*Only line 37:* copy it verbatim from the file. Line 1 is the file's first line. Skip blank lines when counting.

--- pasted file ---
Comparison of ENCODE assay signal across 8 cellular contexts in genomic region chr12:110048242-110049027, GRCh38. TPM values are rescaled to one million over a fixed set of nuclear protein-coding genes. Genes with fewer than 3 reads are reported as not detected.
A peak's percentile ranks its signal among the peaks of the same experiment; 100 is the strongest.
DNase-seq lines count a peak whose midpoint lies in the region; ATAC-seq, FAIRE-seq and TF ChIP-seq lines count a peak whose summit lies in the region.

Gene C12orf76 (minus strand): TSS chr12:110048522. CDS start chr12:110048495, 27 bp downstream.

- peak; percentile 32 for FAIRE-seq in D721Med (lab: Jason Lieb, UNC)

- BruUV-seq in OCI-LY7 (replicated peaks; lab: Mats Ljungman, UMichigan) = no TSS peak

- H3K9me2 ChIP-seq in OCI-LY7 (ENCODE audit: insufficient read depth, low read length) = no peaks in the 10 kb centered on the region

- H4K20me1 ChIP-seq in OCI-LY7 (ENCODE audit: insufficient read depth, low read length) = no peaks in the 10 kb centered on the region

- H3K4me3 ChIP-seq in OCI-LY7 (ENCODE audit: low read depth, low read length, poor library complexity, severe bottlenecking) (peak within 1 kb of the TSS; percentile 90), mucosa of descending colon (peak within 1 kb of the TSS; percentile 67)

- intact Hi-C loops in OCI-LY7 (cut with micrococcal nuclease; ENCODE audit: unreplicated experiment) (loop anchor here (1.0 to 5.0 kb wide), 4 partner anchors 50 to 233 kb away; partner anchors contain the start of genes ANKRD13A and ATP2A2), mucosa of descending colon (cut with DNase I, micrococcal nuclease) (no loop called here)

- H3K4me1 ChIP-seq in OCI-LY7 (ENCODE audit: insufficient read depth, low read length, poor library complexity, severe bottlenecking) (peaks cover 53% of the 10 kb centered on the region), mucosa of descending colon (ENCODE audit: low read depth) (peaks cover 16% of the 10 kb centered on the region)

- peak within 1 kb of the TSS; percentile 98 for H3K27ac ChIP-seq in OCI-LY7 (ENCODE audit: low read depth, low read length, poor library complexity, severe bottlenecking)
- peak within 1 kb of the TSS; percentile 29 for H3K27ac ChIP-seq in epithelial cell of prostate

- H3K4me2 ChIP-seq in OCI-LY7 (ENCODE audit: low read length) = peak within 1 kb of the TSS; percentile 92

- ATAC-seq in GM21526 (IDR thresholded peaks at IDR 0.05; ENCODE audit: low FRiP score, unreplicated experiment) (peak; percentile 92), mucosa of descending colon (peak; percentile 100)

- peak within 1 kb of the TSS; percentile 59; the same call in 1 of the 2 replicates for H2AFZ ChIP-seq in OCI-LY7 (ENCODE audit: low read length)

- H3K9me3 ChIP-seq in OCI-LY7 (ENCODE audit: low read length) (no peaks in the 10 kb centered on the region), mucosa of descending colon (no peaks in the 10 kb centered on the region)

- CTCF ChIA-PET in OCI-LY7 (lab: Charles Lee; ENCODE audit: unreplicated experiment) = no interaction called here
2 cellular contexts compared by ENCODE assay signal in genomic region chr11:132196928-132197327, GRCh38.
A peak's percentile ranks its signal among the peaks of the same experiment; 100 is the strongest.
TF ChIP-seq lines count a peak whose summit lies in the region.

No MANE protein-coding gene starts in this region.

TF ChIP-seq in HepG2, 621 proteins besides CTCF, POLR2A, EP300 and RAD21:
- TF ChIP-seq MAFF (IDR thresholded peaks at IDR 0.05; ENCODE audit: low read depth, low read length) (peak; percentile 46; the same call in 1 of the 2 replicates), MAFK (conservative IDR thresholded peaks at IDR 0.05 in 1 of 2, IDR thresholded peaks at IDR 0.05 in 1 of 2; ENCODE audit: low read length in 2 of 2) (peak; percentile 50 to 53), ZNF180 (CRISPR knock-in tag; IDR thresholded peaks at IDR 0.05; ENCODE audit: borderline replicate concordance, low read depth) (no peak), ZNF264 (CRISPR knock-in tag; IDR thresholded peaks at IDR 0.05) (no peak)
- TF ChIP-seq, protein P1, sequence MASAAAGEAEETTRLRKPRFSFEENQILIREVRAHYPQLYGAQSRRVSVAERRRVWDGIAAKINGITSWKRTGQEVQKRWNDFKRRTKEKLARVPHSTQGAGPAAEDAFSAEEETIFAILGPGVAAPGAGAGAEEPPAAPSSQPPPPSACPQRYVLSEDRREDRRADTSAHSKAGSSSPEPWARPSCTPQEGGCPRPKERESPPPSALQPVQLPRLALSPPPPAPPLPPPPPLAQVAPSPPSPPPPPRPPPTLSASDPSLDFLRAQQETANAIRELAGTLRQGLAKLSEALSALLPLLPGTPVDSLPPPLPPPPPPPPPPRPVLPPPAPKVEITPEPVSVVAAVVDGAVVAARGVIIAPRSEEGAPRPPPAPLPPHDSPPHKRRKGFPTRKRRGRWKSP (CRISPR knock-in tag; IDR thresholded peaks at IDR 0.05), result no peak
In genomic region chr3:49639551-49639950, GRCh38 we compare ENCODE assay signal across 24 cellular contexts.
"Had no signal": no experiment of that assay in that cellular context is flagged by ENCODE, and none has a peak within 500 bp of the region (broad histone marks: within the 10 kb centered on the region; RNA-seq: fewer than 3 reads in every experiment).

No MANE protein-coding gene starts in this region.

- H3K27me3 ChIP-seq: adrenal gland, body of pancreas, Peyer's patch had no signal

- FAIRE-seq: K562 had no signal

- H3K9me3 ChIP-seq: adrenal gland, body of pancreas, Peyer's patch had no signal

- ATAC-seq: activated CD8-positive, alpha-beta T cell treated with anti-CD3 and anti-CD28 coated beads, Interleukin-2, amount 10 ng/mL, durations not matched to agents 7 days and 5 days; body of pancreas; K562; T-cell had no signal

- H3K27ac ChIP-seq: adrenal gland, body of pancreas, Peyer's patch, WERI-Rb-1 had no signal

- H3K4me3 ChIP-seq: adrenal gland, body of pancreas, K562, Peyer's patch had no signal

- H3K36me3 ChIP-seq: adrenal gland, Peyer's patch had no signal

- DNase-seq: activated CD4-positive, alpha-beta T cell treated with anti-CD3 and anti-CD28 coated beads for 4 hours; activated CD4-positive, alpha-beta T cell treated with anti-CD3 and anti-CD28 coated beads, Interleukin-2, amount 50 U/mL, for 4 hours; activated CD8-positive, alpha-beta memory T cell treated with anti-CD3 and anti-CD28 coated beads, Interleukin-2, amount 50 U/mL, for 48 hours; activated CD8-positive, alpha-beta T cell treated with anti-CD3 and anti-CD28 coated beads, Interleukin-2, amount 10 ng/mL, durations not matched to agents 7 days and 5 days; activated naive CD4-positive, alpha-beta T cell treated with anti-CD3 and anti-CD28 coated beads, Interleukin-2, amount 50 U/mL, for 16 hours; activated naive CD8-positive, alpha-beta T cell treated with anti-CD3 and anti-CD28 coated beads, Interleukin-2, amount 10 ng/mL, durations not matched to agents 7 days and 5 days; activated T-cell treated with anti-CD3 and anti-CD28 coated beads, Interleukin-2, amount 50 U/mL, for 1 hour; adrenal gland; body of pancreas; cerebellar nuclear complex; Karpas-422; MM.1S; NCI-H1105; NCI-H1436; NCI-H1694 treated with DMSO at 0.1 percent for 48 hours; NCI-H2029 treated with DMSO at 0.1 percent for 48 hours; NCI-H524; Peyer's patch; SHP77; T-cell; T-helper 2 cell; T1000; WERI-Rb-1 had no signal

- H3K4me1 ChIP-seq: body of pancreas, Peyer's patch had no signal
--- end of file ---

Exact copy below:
- H3K4me1 ChIP-seq: body of pancreas, Peyer's patch had no signal